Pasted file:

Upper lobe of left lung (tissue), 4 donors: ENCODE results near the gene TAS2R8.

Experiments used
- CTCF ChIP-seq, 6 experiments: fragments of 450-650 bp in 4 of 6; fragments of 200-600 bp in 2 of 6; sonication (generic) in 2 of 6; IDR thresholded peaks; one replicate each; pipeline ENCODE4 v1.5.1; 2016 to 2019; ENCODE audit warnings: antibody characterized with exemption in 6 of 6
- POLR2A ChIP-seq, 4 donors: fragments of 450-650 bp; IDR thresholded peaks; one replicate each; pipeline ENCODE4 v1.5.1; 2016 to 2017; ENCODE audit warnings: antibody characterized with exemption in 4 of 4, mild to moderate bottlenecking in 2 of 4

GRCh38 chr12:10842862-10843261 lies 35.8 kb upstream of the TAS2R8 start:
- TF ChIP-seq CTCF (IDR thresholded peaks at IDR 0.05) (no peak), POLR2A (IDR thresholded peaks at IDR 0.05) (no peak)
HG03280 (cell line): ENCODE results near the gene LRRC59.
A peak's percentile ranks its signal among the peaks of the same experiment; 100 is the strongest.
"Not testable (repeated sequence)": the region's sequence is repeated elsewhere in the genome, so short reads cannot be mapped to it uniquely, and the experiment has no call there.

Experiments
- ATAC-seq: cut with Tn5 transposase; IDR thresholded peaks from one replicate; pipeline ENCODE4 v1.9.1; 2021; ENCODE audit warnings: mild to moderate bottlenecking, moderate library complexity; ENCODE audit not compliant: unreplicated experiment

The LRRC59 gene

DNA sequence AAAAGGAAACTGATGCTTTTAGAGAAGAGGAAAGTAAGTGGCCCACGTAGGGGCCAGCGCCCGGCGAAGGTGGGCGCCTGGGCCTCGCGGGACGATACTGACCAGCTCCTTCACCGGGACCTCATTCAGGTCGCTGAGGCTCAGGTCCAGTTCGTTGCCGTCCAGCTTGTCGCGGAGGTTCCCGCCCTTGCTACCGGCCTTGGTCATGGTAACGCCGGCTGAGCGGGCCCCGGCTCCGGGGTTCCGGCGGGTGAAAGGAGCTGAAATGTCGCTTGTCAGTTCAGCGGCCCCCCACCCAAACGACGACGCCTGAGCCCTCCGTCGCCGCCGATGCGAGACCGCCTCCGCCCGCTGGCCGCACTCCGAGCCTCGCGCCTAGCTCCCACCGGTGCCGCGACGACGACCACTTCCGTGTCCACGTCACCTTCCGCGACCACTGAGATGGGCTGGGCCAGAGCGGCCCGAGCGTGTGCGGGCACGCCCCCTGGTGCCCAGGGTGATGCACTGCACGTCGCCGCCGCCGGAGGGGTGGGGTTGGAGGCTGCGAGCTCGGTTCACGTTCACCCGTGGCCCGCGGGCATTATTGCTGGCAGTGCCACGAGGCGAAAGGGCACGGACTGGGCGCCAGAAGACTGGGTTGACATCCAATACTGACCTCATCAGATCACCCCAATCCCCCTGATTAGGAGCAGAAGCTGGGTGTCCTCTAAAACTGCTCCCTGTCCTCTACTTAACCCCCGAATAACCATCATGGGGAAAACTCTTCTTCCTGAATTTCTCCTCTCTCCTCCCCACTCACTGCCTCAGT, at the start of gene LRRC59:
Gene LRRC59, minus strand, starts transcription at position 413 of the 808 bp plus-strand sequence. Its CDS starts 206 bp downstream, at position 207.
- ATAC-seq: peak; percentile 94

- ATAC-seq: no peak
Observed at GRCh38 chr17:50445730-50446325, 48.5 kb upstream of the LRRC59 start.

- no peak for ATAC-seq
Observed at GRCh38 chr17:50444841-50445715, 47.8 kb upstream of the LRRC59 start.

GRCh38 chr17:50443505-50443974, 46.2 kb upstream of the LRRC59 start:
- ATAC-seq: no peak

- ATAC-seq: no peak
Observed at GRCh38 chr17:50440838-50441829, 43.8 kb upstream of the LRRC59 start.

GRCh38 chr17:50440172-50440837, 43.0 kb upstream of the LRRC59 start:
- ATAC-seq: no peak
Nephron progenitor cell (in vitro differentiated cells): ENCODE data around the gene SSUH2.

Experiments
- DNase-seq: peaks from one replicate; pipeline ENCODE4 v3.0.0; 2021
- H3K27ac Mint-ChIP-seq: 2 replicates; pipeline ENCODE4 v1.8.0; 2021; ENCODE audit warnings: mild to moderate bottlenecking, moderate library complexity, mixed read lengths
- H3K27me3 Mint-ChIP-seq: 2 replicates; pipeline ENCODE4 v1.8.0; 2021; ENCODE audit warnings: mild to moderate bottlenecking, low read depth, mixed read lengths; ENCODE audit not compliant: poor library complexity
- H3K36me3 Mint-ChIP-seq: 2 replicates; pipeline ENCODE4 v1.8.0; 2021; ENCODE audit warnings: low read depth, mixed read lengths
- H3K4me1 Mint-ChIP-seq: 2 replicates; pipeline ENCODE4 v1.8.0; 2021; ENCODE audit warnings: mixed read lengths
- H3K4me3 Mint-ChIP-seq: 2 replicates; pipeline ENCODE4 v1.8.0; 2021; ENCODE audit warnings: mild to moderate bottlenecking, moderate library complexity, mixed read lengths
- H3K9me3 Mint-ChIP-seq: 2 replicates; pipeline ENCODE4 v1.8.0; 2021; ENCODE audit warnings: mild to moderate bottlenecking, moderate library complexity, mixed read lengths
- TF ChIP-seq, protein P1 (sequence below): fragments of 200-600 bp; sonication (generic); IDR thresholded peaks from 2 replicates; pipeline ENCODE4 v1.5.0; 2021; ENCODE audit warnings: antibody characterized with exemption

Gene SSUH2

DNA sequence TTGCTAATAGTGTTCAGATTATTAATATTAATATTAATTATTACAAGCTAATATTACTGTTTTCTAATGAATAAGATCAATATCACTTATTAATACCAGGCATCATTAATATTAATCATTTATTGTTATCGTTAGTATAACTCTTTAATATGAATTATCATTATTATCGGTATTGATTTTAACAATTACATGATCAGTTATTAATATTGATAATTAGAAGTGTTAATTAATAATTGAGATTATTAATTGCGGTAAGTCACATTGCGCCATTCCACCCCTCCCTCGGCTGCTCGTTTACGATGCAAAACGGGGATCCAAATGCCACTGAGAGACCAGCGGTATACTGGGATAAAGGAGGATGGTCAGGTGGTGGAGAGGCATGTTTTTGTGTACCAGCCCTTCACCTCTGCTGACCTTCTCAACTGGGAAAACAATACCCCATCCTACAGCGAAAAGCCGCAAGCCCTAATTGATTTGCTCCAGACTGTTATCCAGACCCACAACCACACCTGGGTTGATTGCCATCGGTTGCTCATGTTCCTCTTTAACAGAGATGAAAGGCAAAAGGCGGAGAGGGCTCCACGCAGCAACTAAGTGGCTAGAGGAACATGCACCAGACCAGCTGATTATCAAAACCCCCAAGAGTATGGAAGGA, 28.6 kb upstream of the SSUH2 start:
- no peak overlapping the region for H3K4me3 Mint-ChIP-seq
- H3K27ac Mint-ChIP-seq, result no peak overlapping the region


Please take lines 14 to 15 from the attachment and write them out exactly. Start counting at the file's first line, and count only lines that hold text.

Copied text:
Gene LRRC59, minus strand, starts transcription at position 413 of the 808 bp plus-strand sequence. Its CDS starts 206 bp downstream, at position 207.
- ATAC-seq: peak; percentile 94